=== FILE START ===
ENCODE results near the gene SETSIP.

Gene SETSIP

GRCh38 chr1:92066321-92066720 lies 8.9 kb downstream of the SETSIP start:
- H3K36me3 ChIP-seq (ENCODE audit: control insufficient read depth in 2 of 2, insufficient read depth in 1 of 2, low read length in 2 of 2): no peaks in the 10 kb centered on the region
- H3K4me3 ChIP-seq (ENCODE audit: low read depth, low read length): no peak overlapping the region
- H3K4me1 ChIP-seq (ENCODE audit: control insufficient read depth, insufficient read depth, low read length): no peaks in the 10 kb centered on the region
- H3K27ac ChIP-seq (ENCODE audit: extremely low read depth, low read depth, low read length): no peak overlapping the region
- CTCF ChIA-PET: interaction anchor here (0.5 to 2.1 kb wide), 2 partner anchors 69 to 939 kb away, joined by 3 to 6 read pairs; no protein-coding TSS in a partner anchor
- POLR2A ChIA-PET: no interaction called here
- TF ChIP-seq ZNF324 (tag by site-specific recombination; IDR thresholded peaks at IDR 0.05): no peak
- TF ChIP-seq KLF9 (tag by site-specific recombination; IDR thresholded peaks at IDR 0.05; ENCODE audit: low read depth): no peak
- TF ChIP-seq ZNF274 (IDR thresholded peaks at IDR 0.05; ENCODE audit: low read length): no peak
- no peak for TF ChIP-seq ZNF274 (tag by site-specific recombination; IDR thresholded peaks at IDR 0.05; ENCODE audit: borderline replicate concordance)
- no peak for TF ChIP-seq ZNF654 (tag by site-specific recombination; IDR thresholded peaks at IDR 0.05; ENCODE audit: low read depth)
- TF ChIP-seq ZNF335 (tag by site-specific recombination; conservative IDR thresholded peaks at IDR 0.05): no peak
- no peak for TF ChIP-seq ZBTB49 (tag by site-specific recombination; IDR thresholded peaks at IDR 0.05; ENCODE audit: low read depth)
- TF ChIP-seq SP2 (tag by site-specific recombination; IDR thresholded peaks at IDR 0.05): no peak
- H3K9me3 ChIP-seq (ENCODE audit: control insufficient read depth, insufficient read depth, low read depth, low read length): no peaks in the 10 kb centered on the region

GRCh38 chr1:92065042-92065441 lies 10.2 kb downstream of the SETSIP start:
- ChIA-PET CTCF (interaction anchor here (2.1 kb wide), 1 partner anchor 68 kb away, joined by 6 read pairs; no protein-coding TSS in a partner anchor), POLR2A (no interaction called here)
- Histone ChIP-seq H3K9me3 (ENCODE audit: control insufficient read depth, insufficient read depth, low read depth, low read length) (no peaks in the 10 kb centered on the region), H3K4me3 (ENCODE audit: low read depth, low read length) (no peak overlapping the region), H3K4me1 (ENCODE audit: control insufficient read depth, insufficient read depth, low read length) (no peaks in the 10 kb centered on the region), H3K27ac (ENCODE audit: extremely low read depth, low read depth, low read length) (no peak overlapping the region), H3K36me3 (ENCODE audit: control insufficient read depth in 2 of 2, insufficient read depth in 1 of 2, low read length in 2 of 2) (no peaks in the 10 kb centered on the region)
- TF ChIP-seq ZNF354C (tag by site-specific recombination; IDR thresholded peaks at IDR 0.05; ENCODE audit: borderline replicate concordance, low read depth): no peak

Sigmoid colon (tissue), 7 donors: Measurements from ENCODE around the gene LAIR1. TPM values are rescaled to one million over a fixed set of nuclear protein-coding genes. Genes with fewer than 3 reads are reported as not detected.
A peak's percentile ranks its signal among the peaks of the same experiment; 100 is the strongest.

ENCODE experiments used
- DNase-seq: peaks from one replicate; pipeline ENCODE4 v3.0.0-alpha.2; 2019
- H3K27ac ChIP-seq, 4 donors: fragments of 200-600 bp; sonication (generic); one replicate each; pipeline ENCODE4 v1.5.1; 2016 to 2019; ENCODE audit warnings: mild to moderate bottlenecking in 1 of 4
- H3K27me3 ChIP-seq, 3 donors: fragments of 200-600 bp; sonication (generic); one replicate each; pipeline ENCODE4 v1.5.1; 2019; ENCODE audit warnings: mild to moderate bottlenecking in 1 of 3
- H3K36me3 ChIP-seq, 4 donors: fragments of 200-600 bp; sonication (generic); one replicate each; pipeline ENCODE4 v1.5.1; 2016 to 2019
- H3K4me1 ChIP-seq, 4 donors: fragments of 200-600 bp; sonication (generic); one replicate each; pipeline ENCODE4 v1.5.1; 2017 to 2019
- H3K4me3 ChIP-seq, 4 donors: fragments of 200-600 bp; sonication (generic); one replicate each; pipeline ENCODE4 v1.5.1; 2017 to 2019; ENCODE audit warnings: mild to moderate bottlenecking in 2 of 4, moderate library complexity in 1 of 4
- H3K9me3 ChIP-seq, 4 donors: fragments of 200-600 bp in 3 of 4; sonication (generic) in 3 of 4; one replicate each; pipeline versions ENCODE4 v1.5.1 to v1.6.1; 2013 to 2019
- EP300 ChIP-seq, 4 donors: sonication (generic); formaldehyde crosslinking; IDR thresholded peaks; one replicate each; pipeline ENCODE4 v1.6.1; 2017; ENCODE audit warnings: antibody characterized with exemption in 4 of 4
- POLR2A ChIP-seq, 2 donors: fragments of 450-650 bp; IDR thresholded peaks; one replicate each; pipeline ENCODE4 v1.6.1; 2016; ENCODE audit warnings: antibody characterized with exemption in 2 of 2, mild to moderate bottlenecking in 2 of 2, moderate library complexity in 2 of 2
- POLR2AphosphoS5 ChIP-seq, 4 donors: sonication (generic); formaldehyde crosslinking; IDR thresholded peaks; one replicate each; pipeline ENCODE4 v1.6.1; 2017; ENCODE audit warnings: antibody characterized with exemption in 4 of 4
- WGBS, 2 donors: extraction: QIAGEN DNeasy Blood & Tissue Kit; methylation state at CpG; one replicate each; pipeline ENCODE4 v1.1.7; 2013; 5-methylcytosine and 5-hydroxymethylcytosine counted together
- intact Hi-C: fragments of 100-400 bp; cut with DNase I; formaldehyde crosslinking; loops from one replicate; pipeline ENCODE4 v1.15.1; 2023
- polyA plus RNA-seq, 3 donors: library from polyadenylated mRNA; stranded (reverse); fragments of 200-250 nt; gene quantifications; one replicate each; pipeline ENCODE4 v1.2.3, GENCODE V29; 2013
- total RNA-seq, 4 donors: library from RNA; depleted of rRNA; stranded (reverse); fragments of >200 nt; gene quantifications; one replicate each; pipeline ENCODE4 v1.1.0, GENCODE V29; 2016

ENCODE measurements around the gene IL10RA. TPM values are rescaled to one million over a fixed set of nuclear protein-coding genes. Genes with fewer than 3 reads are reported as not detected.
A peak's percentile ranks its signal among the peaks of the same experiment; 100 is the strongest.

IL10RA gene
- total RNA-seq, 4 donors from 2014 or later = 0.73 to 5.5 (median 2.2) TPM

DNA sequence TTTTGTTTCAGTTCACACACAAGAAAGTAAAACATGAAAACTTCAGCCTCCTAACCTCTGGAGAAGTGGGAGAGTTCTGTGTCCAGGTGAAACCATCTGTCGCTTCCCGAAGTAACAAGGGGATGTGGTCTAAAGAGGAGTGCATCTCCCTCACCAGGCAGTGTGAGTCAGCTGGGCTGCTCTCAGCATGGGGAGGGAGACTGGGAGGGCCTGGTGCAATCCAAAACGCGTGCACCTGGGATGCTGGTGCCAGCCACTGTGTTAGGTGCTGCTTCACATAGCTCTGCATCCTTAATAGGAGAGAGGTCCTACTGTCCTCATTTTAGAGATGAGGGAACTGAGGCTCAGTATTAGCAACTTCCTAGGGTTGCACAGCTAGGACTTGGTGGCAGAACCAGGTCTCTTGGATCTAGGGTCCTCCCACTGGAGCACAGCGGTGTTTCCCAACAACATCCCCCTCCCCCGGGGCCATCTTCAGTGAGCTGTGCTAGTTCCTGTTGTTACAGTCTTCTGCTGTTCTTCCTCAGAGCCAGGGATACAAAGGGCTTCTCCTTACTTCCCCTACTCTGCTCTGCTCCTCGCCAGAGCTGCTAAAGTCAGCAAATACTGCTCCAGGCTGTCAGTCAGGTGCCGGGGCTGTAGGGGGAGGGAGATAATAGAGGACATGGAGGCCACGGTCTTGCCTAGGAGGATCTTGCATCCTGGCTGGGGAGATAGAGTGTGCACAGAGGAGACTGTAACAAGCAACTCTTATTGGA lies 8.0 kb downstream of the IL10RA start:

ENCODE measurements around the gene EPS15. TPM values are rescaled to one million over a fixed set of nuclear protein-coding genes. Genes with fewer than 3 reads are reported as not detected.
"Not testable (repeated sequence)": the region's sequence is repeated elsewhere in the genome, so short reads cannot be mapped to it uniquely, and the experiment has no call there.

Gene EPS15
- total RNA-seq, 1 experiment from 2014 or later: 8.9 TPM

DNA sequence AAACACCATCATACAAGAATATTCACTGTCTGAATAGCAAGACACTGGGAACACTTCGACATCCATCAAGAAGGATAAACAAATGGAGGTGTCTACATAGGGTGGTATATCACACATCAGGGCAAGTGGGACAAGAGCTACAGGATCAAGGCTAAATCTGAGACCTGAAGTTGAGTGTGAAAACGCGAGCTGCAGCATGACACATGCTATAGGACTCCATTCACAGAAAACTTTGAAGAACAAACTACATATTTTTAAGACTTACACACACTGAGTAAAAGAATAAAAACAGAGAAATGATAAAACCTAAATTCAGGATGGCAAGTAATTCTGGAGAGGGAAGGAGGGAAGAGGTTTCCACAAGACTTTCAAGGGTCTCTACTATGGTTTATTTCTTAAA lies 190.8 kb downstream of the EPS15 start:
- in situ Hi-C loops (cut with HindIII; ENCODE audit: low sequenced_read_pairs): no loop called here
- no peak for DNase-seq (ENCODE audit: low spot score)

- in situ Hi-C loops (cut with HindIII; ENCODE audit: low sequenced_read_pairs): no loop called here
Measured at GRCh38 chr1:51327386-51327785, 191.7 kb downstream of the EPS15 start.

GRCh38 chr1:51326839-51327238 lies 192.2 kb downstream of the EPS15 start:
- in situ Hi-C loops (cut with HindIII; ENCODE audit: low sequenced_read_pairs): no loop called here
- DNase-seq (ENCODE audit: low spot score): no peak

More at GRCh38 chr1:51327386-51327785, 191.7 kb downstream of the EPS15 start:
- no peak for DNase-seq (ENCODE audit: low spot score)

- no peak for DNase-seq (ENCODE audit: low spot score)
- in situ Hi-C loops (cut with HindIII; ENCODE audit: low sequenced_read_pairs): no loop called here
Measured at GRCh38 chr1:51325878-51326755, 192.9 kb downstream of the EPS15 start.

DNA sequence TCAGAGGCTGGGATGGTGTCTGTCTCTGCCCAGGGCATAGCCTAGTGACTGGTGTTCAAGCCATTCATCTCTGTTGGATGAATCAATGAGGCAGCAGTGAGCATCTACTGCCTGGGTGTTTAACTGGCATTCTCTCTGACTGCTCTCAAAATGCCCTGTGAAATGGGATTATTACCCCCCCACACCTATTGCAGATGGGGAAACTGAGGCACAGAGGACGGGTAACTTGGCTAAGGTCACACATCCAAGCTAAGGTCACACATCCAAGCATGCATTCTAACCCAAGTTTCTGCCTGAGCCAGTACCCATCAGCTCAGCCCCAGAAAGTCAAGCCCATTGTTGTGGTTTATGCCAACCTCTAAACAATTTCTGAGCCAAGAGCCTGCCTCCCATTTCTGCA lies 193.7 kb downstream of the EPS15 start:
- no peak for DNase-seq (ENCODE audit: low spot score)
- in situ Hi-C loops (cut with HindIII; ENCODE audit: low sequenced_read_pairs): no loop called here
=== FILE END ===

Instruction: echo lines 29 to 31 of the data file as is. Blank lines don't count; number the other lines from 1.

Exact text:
- H3K36me3 ChIP-seq, 4 donors: fragments of 200-600 bp; sonication (generic); one replicate each; pipeline ENCODE4 v1.5.1; 2016 to 2019
- H3K4me1 ChIP-seq, 4 donors: fragments of 200-600 bp; sonication (generic); one replicate each; pipeline ENCODE4 v1.5.1; 2017 to 2019
- H3K4me3 ChIP-seq, 4 donors: fragments of 200-600 bp; sonication (generic); one replicate each; pipeline ENCODE4 v1.5.1; 2017 to 2019; ENCODE audit warnings: mild to moderate bottlenecking in 2 of 4, moderate library complexity in 1 of 4